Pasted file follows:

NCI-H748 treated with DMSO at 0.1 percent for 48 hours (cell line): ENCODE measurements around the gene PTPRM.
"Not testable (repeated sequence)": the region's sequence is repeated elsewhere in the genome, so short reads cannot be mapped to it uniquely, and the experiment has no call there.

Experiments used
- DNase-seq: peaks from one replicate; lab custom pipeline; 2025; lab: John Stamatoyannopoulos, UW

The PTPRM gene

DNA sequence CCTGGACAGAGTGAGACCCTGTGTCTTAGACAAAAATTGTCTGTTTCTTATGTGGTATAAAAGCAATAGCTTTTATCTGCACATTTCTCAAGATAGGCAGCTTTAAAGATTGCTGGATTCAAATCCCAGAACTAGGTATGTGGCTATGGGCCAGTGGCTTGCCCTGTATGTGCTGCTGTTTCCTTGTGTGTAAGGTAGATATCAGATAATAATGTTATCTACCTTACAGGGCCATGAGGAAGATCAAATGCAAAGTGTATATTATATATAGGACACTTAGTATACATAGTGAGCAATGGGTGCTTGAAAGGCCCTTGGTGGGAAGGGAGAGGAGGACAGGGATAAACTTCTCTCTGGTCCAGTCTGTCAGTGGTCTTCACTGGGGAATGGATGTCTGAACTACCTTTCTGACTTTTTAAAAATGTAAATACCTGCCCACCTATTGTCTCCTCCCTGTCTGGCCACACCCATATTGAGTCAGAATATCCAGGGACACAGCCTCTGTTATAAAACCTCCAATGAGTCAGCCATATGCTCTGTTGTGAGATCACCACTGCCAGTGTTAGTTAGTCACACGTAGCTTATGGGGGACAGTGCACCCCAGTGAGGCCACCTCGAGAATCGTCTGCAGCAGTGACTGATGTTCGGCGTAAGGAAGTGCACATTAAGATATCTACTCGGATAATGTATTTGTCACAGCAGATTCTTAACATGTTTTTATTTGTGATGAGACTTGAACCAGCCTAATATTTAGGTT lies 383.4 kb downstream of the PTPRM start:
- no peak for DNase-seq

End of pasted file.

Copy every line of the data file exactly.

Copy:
NCI-H748 treated with DMSO at 0.1 percent for 48 hours (cell line): ENCODE measurements around the gene PTPRM.
"Not testable (repeated sequence)": the region's sequence is repeated elsewhere in the genome, so short reads cannot be mapped to it uniquely, and the experiment has no call there.

Experiments used
- DNase-seq: peaks from one replicate; lab custom pipeline; 2025; lab: John Stamatoyannopoulos, UW

The PTPRM gene

DNA sequence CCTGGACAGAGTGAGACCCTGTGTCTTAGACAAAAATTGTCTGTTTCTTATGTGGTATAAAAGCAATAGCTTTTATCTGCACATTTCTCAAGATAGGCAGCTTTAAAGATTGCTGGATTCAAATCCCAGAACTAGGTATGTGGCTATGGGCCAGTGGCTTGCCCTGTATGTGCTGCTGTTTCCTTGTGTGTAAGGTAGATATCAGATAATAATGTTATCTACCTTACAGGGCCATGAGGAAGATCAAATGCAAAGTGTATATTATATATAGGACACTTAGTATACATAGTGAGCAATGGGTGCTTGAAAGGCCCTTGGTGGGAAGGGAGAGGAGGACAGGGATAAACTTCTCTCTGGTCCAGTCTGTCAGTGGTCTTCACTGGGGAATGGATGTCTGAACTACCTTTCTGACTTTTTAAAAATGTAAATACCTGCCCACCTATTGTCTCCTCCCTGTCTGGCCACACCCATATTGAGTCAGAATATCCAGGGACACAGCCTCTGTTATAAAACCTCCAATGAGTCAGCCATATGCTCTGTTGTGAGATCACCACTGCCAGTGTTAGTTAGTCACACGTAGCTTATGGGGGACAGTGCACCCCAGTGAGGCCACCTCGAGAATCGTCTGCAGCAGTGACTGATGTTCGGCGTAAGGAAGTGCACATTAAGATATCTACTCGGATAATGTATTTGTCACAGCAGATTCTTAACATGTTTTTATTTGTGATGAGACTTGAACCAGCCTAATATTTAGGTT lies 383.4 kb downstream of the PTPRM start:
- no peak for DNase-seq